So given a situation in which placebo can account for the majority of the measured response, we should be looking to find treatments which have zero or close to zero negative side effects, even if they can't be shown to have *any* positive effects by themselves.

Chemotherapy, for instance, has horrible side effects, and in some cases it's not clear that the chemo has any positive benefit not attributable to placebo. Some researchers now believe that most current applications of chemo are actually accelerating the progression of metastatic cancers that they are trying to eradicate. Which leads one to conclude that perhaps placebo is the only thing saving some patients from the double whammy of cancer and chemo.

In medicine shouldn't we be going at it differently than we are today? Shouldn't we be assuming a 30% placebo and considering any trials that show less than that to be net harmful to the patient? And shouldn't we be looking for treatments that show at least 40% effectiveness with zero negative side effects? What am I missing here?

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Puplet

Flaxseed? I'd been entertaining a wonderful idea that the powers that be had put fish extract into bread, milk, etc...

bubblegoose

Not sure about the flaxseed...some studies have shown flaxseed increases a man's risk of prostrate cancer.

I stick with the fish oils, I leave the flaxseed for my wife.

pkimelma

M.C., although I agree with you regarding Omega-3, I think your question regarding what Seth is doing deserves a reply.
It is "Science" as long as he is clear about his method and model (it is not double or even single blind, and the sample size is 1) and how one can treat the outcome. Since many scientific ideas come from data mining, small sample results, noted (side) effects, and unexpected results, there is nothing wrong with what he is doing as a 1st step (many grant applications are based on such results). He is not suggesting that his results are then validated or applicable to a large data set, but he is using self-experimentation as a way to formulate and refine ideas well in advance of postulating them as theories; many ideas are never explored because of the high cost of proper full scale experiments/trials. He uses rigorous recording/logging and plots his results (and applies regression analysis on them to try to catch personal observation bias), he is then using results to guide further experiments. In some cases, he has others try to replicate his results. The outcome of those "trials" (also not even single blind) is used to further guide the analysis (or perhaps show that he experienced localized effects only). In some cases, this allows him to correlate his results to theories already in play (and based on other kinds of standard experimentation). His diet model is correlated back to animal studies and connected to the set-point theory of weight regulation.
My guess is that because he noticed this unexpected result from a diet change, he is trying to explain it. Whether his results are reproduced by larger groups is unclear, and he may find at the end of his experiments that some other factor (or no particular one) is responsible. But, if he feels he is getting strongly correlated results, then others may choose to try to reproduce using proper double-blind tests.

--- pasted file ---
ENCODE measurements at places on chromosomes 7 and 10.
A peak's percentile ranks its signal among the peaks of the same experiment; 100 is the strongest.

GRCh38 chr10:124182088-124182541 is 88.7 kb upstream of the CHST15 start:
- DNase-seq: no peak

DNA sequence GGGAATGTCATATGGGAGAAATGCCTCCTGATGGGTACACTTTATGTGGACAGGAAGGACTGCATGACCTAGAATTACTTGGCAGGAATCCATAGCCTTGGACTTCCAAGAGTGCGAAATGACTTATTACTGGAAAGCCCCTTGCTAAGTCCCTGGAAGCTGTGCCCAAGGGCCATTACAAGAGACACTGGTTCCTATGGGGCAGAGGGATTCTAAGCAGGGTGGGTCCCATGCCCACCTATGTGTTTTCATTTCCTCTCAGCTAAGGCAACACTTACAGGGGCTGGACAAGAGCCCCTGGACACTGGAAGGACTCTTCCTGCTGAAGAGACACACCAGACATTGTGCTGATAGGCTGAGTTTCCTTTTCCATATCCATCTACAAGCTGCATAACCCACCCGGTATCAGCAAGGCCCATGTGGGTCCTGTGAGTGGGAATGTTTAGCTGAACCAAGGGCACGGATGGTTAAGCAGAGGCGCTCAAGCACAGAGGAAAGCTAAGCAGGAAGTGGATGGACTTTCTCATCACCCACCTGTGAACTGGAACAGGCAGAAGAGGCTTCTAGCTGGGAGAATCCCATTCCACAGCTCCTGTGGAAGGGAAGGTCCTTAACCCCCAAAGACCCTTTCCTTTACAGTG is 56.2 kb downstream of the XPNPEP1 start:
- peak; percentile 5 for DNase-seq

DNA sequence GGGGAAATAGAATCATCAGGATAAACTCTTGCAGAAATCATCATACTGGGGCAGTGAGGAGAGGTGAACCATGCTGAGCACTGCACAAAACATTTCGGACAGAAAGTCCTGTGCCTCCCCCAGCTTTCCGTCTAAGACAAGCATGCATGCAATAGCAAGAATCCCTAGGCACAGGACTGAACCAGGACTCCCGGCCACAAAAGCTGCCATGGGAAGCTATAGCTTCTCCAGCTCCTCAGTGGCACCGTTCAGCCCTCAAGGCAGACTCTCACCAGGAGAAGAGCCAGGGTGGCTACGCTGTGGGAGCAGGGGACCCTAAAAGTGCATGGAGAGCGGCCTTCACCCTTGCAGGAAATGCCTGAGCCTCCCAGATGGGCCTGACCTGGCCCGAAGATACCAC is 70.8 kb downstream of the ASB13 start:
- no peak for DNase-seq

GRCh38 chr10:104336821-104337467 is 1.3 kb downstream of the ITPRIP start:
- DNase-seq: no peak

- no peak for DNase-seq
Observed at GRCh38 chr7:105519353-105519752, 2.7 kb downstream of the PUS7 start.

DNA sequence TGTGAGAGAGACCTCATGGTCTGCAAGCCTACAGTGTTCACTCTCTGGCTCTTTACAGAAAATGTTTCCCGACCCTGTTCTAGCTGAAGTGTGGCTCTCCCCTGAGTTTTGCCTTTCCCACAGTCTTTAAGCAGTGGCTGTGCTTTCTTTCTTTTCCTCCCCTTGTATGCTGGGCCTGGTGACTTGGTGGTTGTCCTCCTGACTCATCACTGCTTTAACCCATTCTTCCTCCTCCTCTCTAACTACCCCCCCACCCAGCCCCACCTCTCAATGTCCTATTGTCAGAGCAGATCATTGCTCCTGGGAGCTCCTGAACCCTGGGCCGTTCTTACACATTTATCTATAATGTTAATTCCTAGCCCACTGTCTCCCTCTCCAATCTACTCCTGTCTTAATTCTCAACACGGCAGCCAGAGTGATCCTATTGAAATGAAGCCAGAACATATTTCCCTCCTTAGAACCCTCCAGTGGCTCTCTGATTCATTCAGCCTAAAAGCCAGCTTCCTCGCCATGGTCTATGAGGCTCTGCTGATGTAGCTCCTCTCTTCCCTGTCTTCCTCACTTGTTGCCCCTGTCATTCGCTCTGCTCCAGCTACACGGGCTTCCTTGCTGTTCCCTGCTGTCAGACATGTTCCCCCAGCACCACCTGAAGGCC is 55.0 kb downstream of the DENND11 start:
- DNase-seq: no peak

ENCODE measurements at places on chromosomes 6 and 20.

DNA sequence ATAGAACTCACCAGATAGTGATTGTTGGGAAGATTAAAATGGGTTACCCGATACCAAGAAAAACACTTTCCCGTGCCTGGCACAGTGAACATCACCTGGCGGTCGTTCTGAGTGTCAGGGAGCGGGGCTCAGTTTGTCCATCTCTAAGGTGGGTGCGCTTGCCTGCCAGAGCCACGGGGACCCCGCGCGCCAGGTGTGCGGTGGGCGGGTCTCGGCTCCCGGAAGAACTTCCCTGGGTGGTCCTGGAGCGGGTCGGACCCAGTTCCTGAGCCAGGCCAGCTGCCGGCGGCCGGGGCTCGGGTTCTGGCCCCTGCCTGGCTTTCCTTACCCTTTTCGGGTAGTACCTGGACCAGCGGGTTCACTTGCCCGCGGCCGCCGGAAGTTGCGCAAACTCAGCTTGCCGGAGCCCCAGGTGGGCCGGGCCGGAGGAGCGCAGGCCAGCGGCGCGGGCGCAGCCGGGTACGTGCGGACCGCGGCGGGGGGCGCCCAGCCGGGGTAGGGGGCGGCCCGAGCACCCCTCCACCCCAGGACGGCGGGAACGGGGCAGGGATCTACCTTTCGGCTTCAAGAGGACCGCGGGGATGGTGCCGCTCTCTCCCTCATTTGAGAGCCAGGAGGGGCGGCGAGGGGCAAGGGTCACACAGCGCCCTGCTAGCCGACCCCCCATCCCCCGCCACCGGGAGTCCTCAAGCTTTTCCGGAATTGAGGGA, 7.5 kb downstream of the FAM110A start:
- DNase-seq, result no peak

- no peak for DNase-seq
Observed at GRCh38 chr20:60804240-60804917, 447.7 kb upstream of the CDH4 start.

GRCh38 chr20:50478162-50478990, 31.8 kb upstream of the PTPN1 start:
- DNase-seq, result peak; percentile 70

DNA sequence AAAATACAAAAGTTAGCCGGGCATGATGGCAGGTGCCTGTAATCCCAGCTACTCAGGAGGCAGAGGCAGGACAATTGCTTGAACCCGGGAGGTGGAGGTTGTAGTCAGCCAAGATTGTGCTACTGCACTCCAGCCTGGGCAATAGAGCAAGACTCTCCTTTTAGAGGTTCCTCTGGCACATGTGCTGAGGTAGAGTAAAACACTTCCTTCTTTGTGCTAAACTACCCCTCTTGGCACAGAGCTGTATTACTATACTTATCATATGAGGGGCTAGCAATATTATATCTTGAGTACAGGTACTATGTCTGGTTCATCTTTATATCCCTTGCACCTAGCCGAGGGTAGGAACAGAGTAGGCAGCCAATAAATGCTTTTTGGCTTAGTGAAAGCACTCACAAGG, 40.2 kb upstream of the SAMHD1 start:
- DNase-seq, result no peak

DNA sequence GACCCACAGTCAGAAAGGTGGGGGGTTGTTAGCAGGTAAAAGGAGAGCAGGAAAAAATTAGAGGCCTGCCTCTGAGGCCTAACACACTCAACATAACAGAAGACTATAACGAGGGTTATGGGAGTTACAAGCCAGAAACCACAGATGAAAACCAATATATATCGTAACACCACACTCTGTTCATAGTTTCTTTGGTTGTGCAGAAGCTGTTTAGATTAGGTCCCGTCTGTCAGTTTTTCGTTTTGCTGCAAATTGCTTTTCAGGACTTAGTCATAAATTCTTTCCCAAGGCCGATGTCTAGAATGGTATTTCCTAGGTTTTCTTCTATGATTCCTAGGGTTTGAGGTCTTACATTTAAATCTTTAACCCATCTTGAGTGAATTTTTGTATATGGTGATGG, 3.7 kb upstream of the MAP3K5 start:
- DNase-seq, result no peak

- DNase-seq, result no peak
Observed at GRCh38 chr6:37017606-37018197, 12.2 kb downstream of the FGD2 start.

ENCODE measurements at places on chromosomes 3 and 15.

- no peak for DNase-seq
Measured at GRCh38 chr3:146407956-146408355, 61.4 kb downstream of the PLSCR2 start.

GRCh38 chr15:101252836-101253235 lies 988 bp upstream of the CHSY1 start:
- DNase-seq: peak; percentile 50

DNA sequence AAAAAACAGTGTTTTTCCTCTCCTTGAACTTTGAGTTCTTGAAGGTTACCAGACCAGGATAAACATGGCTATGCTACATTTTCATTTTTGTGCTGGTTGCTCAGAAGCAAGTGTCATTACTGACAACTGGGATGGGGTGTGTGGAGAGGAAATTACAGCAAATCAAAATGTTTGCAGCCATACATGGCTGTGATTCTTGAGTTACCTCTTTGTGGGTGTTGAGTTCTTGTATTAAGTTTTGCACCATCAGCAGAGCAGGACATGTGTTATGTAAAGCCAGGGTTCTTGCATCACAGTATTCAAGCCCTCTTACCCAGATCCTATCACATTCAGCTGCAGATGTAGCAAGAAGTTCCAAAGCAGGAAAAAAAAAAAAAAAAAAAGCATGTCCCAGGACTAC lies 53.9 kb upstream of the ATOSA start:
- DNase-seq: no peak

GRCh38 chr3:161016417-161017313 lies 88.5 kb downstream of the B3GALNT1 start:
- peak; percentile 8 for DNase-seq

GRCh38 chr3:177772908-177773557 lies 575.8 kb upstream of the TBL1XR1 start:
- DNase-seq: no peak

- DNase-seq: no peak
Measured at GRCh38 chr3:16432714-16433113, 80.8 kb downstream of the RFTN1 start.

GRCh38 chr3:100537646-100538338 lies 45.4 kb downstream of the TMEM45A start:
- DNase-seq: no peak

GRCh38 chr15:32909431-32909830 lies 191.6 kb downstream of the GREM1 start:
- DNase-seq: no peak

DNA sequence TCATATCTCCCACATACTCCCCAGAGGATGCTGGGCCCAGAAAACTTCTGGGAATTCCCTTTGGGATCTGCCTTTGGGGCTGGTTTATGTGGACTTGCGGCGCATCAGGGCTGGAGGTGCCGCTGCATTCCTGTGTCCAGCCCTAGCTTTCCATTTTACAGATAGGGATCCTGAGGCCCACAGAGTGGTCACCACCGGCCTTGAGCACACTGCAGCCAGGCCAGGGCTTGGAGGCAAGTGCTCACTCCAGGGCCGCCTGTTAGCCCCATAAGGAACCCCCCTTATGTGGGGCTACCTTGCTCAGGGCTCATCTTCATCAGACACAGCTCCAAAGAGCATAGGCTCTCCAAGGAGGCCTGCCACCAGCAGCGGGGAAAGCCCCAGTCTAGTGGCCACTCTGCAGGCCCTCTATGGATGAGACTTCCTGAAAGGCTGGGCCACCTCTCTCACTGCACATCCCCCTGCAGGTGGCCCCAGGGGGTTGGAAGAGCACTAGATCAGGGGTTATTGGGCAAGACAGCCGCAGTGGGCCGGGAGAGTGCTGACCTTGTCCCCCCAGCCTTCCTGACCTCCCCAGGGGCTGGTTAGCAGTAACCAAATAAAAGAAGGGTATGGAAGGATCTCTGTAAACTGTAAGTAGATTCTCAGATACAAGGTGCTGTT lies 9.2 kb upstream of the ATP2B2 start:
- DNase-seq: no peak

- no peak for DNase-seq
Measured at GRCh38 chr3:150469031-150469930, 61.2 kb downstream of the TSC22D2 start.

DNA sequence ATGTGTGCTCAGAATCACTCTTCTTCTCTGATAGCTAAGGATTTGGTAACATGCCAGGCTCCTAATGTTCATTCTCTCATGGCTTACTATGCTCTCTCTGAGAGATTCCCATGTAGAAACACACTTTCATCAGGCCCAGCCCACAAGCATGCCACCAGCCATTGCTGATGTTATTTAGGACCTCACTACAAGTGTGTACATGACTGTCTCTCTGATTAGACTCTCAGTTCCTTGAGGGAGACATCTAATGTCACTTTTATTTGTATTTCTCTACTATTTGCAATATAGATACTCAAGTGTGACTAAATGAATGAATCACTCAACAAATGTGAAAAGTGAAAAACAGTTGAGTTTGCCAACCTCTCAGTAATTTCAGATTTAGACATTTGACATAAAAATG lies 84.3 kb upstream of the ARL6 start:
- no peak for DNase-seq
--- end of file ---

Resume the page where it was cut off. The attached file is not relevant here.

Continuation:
Much of science historically has operated this way. We are more reticent about admitting that nowadays due to funding issues and politics.

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M.C.

Pkimelma, you are correct about the methodology in determining what is and what isn't a good design for a study. It is true that this is not even a single blind study and we are all aware that it would take several randomized double blind clinical studies to make these results fact. It would be good, as you pointed out, to have a few small pilot studies to determine if this should even be pursued in light of saving time and money (especially, as you noted, since grant money is rather hard to come by these days).

I must point out to you though, that my original post did not address study methodology at all. I was speaking on a purely molecular analysis level. I am guessing that we are two different types of scientists. I am a molecular biologist; I would guess that you have more of a clinical type roll. All this to say that I was not trying to address the relevancy of the study, but the plausibility of omega-3 fatty acids being able to deliver a balance benefit at the molecular level. Now, if balance does indeed have something to do with inflammatory regulation, then by all means run the pilots (I would suggest doing inflammatory cytokine profiles on people to see if they were down-regulated in people who have good balance and up-regulated in those who don't) and follow them with a randomized double blind clinical. However, if at a molecular level, there is no way that omega-3s could deliver this benefit, then do not even waste your money and time with any study.

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pkimelma

Hi MC. Thanks for the clarification. I do admit that I am dubious about the effect of Omega-3 or Omega-3/Omega-6 ratio in balance. But, I also note that balance degenerates with age, as well as being impacted by a number of brain disorders, most notably Encephalitis, Stroke, MS, and Parkinsons. Note that the former 2 are very much inflammation related. I do not think much is understood about how age degrades balance, but I found an older study connecting it to ischemia on one hand and inflammation on the other. So, there could be a connection - does not mean there is of course.
So, I agree that one would want to understand what causal connection *could* exist at the molecular/physiological level before pouring money into this. My point was that his approach is a valid 1st step. It is unlikely anyone would pursue that avenue on molecular grounds alone (without some insight to suggest further research), so he is *perhaps* providing grounds for such research.